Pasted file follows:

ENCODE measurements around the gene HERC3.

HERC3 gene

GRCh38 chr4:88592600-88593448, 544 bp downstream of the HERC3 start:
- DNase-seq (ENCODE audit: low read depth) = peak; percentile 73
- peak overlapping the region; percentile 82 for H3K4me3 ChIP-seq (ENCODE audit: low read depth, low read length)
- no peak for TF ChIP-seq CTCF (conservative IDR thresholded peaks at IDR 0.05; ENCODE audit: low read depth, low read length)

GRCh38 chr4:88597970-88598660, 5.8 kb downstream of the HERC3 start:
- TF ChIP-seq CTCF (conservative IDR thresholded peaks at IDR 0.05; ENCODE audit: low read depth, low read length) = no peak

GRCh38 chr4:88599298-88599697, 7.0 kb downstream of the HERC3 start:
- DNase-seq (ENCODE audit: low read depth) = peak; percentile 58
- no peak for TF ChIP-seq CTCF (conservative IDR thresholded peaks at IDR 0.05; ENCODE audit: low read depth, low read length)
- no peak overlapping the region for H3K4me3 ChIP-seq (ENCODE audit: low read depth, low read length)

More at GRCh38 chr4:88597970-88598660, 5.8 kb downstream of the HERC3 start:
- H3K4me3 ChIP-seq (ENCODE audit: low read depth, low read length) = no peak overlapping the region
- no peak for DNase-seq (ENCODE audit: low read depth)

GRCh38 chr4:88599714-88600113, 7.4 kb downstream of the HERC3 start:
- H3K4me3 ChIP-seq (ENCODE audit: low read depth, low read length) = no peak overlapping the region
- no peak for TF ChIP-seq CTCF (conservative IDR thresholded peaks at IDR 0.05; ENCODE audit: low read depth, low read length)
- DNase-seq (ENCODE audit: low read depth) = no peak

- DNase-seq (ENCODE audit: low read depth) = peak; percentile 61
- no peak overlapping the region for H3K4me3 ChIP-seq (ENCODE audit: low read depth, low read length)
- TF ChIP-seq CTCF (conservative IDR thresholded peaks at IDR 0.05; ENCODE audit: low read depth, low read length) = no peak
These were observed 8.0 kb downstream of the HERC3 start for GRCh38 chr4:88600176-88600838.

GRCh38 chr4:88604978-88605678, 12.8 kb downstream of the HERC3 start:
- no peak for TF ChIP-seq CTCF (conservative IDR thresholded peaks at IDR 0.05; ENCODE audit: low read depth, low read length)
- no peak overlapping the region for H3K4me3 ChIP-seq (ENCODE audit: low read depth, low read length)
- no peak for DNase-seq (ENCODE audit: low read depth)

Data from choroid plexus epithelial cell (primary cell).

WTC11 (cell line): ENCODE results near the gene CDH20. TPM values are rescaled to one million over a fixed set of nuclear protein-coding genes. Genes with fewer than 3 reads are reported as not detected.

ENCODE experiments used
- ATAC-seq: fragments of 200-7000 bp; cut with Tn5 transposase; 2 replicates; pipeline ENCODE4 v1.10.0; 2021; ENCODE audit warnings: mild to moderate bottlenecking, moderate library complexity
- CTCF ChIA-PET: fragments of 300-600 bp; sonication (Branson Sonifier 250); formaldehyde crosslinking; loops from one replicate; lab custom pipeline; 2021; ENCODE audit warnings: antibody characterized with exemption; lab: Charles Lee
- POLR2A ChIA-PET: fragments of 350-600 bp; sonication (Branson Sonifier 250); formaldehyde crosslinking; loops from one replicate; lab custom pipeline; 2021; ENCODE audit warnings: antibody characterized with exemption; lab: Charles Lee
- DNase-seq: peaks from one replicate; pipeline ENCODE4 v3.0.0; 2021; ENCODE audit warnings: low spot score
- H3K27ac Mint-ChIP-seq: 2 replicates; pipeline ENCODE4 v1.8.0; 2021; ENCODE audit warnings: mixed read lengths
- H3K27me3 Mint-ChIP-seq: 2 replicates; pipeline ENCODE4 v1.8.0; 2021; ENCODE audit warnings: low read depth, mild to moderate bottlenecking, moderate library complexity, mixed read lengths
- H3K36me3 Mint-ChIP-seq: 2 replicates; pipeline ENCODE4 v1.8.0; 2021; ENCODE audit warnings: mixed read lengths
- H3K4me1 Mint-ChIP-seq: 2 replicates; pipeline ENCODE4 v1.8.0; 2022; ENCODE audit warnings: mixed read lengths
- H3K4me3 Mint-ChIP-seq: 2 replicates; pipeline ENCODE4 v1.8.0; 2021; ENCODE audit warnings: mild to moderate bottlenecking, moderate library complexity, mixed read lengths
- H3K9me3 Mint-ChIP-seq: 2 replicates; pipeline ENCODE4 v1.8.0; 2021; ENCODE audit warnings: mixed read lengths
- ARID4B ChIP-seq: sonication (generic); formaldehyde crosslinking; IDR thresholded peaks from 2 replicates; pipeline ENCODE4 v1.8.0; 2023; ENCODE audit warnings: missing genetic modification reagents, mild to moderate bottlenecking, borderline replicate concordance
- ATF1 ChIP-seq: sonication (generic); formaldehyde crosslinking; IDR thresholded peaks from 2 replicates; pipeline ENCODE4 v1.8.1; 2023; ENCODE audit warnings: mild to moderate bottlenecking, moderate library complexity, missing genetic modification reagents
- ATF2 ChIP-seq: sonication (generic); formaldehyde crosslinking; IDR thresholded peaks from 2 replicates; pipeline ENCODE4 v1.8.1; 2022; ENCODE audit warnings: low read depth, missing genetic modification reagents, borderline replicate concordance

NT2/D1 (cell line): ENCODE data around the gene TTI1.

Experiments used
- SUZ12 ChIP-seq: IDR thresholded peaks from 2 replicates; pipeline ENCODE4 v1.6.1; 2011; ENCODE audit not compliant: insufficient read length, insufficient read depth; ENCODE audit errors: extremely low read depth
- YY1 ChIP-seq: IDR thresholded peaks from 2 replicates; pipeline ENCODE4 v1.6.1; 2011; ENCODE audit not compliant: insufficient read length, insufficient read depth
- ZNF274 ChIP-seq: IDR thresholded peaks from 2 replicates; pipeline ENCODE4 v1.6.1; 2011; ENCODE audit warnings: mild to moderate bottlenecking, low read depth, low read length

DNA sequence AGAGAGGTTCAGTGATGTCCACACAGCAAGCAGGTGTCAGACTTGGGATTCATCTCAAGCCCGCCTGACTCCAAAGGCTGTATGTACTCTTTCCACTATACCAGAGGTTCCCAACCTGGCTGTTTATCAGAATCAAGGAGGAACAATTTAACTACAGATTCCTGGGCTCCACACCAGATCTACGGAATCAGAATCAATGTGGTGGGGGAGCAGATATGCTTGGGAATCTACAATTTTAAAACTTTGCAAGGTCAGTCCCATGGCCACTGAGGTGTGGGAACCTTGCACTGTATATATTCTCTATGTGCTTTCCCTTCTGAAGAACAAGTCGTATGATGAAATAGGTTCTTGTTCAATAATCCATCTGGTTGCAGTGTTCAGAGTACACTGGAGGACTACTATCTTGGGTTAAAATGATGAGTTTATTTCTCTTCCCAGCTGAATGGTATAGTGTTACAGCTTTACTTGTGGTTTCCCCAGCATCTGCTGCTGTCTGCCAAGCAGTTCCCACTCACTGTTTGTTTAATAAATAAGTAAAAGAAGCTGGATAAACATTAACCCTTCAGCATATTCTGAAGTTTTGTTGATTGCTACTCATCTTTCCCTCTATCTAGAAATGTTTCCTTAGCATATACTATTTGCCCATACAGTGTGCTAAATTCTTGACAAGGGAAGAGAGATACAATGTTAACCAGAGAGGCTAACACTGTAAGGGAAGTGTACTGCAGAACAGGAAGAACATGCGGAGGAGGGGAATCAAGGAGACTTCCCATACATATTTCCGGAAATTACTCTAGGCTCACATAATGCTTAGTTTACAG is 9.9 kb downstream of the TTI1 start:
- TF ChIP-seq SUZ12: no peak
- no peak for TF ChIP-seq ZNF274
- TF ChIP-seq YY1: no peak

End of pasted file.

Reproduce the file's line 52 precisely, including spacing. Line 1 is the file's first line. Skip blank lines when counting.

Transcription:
- TF ChIP-seq YY1: no peak